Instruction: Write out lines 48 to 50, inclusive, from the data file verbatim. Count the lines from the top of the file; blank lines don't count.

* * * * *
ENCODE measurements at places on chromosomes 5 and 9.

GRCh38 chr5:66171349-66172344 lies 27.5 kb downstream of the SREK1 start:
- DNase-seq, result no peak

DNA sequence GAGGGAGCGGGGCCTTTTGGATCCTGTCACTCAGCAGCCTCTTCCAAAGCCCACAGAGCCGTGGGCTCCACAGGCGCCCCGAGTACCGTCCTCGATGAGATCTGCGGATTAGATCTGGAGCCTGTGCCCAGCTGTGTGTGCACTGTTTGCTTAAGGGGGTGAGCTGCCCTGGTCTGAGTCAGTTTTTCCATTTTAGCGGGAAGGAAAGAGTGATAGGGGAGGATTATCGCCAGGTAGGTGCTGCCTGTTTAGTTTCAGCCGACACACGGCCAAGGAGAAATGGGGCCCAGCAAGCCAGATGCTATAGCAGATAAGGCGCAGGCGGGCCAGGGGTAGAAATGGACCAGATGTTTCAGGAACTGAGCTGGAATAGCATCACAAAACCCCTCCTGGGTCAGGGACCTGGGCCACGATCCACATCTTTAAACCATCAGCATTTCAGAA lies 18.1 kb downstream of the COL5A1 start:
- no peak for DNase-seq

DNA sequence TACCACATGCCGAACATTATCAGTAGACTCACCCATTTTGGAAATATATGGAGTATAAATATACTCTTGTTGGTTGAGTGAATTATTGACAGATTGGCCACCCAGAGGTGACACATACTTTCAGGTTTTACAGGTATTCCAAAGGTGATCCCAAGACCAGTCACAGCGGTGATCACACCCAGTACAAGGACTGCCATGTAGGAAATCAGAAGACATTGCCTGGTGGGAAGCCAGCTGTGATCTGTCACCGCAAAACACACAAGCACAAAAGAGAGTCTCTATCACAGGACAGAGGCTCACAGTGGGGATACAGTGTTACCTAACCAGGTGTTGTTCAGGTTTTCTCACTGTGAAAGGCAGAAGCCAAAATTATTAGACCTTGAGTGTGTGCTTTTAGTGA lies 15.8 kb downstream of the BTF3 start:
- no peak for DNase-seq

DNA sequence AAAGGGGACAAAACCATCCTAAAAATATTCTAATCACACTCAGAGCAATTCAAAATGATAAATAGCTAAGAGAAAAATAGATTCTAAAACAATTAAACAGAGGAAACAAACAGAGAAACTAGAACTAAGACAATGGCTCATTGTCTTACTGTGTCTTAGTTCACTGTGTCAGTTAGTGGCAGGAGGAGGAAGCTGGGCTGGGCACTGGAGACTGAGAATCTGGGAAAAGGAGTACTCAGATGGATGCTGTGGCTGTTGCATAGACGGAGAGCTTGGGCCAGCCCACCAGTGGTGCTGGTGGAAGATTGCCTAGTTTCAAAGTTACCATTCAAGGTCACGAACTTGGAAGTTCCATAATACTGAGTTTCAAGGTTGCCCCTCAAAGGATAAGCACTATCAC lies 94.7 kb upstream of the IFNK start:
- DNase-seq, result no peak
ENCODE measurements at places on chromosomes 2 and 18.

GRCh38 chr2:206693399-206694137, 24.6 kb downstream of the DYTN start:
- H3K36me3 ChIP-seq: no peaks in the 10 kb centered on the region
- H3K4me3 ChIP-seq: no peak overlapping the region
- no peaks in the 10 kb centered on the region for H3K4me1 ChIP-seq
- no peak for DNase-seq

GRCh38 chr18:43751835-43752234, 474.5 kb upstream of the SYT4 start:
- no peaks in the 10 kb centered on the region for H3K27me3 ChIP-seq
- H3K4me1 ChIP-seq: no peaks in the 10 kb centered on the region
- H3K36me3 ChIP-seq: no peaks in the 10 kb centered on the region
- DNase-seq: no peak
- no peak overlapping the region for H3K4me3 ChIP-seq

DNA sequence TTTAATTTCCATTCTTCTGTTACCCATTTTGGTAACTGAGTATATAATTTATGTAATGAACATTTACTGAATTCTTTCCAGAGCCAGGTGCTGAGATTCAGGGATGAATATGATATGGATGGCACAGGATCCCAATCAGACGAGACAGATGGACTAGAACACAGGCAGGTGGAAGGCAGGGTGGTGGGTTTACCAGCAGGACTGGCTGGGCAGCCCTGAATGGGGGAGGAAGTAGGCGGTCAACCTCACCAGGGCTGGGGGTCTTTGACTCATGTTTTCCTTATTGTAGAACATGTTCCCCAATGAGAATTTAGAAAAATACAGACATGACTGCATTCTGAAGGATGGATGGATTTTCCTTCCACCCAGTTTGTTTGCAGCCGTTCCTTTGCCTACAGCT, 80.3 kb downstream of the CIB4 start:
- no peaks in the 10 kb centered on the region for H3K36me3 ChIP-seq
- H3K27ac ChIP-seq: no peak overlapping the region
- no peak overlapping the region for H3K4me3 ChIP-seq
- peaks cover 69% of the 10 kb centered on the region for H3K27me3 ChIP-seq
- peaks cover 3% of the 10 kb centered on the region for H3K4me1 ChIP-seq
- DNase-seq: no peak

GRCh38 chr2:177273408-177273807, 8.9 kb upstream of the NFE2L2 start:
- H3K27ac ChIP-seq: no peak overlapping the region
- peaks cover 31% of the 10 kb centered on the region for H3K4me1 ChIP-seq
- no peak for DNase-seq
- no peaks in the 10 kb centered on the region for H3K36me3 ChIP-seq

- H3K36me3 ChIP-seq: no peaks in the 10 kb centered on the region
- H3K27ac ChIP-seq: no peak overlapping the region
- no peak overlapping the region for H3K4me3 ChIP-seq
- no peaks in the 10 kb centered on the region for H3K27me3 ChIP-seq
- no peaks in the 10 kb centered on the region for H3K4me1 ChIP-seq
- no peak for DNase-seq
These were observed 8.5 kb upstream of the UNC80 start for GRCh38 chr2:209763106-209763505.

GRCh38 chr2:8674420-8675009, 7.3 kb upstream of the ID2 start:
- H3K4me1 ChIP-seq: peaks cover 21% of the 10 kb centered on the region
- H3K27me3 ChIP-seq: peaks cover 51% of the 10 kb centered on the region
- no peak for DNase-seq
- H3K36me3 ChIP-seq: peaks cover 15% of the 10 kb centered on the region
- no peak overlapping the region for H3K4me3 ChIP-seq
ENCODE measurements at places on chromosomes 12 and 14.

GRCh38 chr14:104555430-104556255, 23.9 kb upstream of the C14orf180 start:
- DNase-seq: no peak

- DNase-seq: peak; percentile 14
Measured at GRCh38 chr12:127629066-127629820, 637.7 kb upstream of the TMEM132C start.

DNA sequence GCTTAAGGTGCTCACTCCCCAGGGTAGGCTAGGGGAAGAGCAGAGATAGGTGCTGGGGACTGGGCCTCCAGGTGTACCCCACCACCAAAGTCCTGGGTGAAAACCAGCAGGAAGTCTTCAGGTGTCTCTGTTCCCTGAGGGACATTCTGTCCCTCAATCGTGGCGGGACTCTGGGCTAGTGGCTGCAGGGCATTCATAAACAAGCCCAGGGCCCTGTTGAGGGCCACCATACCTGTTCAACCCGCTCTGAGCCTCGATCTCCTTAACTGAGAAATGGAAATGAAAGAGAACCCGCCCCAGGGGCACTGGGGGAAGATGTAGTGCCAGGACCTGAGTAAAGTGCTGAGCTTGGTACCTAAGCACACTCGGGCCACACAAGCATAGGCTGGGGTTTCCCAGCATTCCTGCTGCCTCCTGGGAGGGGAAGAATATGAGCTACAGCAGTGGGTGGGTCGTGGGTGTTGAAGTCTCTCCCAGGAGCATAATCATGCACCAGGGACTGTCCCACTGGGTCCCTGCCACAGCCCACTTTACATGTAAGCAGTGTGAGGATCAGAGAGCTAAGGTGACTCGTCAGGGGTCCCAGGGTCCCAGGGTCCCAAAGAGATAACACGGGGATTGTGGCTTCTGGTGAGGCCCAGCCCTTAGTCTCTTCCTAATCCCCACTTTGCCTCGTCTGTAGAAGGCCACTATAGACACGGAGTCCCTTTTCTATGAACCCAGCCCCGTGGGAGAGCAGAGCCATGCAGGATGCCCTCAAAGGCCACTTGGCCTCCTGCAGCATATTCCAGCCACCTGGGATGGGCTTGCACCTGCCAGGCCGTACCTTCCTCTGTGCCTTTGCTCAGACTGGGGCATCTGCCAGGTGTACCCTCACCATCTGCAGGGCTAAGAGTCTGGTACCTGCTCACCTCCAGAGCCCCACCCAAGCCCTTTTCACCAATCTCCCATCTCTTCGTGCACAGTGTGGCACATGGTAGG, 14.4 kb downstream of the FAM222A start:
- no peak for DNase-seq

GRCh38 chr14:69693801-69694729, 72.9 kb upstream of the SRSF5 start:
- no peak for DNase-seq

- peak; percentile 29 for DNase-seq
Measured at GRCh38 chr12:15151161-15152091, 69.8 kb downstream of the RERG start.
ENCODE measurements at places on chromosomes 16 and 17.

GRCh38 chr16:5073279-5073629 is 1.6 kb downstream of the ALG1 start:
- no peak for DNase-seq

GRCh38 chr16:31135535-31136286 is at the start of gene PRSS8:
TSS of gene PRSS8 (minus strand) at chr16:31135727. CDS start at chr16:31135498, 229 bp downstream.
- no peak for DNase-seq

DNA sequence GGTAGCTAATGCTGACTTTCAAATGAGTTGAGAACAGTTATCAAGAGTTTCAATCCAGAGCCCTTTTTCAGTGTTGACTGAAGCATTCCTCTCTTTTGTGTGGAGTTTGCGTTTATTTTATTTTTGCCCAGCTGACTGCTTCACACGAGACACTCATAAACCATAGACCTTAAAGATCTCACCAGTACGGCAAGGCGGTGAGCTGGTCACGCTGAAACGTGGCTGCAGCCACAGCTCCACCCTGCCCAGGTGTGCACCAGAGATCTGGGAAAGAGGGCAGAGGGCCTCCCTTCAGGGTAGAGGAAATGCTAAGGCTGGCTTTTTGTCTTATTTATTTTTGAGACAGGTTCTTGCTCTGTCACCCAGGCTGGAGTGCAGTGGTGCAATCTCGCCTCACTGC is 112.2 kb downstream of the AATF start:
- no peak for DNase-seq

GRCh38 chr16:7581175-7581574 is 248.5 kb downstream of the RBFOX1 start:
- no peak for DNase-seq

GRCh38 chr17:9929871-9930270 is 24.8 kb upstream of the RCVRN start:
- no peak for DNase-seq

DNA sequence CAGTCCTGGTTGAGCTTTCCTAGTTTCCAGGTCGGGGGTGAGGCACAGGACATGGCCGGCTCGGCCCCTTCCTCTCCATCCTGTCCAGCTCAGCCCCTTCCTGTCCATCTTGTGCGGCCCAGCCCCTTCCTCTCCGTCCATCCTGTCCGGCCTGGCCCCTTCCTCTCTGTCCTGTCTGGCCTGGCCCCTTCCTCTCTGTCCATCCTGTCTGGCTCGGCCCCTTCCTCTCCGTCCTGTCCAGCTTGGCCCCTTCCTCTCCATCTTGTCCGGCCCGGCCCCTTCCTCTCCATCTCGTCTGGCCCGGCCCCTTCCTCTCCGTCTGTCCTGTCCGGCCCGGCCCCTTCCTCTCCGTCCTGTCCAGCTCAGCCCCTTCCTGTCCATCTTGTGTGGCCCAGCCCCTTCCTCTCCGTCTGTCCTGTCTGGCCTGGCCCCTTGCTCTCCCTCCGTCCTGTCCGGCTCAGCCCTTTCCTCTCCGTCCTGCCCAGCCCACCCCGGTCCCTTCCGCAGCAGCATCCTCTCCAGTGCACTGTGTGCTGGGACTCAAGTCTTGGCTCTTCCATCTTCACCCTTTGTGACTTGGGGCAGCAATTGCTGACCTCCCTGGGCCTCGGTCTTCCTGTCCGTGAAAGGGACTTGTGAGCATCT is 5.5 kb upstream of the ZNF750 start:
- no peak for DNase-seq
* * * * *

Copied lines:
GRCh38 chr14:104555430-104556255, 23.9 kb upstream of the C14orf180 start:
- DNase-seq: no peak

- DNase-seq: peak; percentile 14